Performance Cars

2020 Ford Mustang Shelby GT500 sprints from 0 to 100 and back again in 10.6 seconds

Its front brakes are larger than the wheels on some cars.

That's a whole lot of hustle -- and whatever the opposite of hustle is, too.

Ford

Going fast is all well and good, but eventually you're going to need to come to a stop. A car that hustles without a good set of brakes is only half a car, really, which is why Ford's latest news about the Shelby GT500 can put to rest any fears that the automaker only considered half of the equation.

Ford announced on Monday that the 2020 Mustang Shelby GT500 can sprint from 0 to 100 miles per hour and then brake back down to 0 in just 10.6 seconds. That's a whole lot of hustle, although I can't imagine Ford would enjoy you testing this out on public roads after the car reaches dealerships.

In order to get up to that speed in the first place, the powertrain has to put in work. There's plenty of powertrain for that, starting with the engine, a 5.2-liter supercharged V8 putting out 760 horsepower and 625 pound-feet of torque. A seven-speed dual-clutch transmission rattles off upshifts in as little as 80 milliseconds (0.08 seconds). The paddle shifters on the wheel are hooked directly to the DCT to reduce wiring-related delays between pulling the paddle and initiating the shift.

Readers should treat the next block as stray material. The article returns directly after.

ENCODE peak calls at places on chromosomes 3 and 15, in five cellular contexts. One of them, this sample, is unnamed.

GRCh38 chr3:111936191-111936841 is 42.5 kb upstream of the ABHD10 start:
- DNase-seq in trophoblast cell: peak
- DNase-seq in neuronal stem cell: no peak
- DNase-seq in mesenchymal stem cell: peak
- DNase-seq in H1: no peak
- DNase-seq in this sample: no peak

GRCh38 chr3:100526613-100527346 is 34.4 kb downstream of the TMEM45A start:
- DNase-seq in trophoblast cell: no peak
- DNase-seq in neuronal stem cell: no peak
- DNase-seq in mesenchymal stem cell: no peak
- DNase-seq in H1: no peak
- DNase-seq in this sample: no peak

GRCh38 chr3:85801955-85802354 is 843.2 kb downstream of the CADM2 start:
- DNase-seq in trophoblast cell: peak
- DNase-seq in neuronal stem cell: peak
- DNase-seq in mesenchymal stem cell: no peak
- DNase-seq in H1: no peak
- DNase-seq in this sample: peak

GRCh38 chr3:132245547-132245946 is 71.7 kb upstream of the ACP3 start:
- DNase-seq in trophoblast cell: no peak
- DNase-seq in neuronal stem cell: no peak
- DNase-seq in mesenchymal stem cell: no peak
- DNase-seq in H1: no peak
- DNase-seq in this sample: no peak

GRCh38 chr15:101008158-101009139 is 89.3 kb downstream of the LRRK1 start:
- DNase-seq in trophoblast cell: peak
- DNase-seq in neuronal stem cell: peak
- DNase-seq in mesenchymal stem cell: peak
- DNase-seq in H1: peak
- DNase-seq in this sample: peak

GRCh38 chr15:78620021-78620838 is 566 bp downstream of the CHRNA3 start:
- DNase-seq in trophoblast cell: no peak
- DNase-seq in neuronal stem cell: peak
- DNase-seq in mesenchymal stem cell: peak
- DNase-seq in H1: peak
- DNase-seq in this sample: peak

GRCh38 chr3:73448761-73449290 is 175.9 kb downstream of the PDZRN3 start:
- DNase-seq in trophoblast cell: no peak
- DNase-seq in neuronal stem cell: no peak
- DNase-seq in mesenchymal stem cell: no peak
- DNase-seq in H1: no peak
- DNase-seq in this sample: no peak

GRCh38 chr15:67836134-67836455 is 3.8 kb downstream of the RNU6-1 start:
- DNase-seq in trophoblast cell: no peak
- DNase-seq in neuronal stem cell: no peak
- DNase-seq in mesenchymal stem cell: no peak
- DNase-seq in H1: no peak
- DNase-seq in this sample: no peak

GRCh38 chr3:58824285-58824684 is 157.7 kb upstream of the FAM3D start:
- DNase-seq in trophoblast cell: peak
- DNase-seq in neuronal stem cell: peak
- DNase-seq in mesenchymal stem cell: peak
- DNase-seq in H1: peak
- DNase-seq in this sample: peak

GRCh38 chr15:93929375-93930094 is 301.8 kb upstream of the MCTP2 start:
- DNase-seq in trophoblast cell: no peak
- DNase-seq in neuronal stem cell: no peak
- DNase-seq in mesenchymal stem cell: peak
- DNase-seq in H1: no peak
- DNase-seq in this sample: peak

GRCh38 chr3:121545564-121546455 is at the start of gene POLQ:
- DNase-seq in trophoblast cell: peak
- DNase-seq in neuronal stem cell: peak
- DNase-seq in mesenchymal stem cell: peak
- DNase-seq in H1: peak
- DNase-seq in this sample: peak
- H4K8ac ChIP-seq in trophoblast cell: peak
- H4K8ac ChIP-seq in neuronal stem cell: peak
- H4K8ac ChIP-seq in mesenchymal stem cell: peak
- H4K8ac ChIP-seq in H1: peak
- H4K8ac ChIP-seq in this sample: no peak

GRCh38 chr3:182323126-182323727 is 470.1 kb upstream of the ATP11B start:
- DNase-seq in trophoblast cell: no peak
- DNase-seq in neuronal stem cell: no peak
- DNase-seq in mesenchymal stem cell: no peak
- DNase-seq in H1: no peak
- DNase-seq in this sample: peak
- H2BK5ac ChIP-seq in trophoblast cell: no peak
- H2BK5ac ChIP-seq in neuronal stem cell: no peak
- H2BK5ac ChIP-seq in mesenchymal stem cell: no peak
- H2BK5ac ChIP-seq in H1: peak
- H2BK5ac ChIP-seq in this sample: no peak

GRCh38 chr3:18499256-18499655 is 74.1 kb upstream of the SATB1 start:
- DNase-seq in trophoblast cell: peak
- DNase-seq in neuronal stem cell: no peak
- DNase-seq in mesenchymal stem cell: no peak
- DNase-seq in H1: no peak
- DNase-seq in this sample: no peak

And that's only the first half of the sprint. When it comes time to stop, it's all about the GT500's brakes. And this thing has brakes aplenty, with its front rotors measuring 16.5 inches in diameter, larger than some vehicle wheels. Speaking of wheels, Ford has lightweight carbon-fiber rollers on offer on the GT500. Combined with massively sticky Michelin Pilot Sport Cup 2 tires, that reduction in unsprung mass makes for some prompt slowdowns.

The car doesn't always have to be that violent. It packs five different drive modes that affect everything from the antilock braking system to shift feel. Sport mode improves shift times by about 20 percent, while switching to Drag mode mimics powershifting to try and maintain power delivery between gears. After all, just because the GT500 can get down a quarter-mile drag strip in 10.8 seconds doesn't mean that drivers want a car engineered only for that purpose.

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